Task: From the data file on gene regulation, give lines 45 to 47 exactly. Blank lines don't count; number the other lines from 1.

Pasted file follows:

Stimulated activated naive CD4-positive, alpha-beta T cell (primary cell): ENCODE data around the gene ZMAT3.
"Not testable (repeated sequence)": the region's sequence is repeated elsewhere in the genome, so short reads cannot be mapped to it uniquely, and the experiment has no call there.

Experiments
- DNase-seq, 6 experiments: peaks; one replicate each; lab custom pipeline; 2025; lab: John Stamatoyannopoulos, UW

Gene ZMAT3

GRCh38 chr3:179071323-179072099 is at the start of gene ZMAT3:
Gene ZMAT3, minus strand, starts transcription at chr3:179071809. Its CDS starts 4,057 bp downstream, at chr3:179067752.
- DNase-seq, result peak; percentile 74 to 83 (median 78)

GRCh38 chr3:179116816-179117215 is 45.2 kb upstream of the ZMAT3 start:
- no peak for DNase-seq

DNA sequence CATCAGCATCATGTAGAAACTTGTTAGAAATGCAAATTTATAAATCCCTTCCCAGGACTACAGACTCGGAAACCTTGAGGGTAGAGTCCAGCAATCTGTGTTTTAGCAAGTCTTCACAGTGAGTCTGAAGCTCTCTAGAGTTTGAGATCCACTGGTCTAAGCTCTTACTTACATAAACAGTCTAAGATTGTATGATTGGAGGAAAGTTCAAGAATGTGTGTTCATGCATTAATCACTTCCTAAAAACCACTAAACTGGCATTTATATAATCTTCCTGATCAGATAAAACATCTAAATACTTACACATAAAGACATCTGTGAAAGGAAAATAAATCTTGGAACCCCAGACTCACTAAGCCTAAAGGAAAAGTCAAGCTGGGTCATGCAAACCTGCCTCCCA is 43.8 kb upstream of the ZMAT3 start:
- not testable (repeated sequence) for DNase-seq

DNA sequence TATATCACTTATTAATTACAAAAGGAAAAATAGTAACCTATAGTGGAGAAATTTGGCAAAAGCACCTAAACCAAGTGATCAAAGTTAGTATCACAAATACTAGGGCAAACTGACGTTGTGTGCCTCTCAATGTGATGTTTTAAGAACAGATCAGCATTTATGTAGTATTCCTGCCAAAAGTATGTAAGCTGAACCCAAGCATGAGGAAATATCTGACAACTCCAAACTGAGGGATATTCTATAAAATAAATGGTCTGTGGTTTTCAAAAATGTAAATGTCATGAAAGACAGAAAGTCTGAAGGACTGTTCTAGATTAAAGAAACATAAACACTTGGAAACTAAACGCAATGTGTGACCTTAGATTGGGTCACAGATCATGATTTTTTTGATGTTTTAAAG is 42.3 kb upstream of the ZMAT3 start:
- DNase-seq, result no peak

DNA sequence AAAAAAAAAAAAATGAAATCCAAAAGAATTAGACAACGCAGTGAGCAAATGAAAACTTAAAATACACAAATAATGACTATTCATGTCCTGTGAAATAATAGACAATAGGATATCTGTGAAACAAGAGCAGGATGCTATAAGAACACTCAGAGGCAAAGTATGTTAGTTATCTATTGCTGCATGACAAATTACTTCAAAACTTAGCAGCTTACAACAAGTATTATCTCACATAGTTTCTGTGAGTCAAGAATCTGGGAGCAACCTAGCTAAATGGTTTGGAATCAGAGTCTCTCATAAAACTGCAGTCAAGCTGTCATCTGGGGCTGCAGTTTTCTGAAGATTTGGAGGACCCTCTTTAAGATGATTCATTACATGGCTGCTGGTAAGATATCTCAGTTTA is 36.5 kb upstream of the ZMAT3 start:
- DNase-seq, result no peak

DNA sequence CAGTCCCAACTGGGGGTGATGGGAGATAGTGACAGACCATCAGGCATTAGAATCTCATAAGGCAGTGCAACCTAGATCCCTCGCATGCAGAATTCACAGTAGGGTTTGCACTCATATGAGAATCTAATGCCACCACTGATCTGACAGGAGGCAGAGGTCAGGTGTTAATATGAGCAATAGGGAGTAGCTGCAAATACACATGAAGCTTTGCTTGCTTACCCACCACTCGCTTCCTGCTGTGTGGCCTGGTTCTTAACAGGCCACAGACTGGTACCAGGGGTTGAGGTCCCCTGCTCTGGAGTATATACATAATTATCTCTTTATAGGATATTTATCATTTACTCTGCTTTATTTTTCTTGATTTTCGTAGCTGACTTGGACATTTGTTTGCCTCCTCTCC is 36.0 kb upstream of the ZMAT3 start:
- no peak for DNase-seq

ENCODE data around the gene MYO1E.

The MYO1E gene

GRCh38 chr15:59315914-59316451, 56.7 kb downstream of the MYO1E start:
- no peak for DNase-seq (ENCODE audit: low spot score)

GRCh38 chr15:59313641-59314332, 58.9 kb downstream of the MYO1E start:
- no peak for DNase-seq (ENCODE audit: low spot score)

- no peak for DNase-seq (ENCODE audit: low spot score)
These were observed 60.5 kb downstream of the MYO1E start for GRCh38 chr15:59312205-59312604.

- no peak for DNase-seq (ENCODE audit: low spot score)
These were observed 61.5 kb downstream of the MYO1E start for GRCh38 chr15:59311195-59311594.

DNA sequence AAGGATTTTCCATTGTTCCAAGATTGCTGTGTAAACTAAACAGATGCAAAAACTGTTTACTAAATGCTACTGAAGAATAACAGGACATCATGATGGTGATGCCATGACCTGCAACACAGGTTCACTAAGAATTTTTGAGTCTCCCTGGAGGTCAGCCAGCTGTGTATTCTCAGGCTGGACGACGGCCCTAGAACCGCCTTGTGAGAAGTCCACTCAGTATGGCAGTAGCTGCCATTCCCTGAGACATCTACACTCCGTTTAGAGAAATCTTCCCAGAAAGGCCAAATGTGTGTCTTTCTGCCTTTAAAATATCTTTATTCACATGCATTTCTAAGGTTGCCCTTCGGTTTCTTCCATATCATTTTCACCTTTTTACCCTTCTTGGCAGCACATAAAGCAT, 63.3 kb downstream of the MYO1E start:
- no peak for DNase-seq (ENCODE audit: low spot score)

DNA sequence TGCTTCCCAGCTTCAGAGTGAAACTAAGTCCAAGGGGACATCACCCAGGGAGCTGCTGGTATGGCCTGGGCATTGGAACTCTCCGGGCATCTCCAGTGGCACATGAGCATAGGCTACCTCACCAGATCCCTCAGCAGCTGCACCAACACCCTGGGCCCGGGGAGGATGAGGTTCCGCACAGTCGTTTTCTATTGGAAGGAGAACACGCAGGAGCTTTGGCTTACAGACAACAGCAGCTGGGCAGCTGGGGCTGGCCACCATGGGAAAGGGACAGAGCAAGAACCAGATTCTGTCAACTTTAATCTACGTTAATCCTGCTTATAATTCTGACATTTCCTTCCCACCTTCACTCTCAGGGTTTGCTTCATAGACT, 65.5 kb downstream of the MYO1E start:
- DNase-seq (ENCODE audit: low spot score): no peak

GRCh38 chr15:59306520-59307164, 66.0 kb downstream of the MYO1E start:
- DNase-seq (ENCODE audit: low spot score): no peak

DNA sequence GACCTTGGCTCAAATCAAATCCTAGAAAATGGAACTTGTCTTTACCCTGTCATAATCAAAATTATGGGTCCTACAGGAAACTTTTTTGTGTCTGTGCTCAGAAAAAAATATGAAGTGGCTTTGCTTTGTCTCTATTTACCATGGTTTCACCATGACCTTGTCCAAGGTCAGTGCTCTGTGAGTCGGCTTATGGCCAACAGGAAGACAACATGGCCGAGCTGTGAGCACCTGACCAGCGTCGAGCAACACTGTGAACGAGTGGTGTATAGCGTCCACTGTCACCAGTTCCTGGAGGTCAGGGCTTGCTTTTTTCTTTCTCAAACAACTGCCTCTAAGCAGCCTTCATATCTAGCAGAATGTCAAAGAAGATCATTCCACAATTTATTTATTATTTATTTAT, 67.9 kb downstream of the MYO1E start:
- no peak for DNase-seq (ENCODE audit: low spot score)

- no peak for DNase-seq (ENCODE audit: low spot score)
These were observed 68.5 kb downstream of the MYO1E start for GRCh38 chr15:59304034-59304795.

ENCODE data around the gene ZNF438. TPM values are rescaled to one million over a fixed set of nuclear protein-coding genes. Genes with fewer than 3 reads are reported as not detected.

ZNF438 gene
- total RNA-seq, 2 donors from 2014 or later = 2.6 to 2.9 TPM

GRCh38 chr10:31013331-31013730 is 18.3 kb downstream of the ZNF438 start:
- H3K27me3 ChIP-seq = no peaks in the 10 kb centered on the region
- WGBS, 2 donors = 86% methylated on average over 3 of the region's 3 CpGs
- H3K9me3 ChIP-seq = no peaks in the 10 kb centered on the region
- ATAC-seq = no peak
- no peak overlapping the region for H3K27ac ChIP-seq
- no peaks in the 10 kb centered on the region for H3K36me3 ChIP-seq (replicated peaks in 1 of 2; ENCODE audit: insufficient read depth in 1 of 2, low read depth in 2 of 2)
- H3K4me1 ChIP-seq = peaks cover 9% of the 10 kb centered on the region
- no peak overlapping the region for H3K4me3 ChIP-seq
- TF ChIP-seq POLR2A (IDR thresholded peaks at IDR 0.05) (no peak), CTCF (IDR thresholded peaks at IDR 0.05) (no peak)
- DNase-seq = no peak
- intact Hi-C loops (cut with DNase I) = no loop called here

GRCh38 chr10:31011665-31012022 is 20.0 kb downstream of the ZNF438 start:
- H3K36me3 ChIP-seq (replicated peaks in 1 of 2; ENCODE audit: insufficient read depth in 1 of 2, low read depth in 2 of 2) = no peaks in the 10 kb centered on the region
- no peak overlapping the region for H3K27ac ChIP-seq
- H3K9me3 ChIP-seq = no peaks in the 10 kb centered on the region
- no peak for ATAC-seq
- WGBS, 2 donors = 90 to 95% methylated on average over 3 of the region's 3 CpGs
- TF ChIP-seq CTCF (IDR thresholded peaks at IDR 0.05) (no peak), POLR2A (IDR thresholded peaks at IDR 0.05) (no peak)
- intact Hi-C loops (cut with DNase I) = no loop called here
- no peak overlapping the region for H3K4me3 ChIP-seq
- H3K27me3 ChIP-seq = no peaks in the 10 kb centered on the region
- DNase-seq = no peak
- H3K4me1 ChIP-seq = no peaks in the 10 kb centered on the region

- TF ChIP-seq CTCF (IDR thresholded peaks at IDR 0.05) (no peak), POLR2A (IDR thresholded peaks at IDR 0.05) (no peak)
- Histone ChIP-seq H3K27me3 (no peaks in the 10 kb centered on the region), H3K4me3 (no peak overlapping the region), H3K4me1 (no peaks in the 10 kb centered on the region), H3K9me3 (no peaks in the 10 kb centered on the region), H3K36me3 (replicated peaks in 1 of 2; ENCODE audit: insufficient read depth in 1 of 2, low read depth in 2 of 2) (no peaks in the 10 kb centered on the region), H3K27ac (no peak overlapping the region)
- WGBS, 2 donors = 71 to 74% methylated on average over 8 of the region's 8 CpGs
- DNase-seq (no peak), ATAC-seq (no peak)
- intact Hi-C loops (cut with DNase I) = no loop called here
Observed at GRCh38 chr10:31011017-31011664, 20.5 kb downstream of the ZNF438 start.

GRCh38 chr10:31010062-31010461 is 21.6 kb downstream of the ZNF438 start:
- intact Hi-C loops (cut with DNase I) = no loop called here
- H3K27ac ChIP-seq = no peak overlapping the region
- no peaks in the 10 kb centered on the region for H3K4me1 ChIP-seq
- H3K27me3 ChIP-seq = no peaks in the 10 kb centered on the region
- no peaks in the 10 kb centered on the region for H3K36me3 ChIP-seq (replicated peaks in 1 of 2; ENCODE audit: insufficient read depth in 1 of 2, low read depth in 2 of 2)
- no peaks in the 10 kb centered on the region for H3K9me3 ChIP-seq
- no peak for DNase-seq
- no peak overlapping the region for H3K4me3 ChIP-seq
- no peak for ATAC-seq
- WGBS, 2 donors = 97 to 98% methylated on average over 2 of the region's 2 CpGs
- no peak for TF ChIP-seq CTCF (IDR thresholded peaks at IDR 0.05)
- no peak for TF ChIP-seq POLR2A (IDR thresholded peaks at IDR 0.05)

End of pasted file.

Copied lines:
- H3K9me3 ChIP-seq = no peaks in the 10 kb centered on the region
- ATAC-seq = no peak
- no peak overlapping the region for H3K27ac ChIP-seq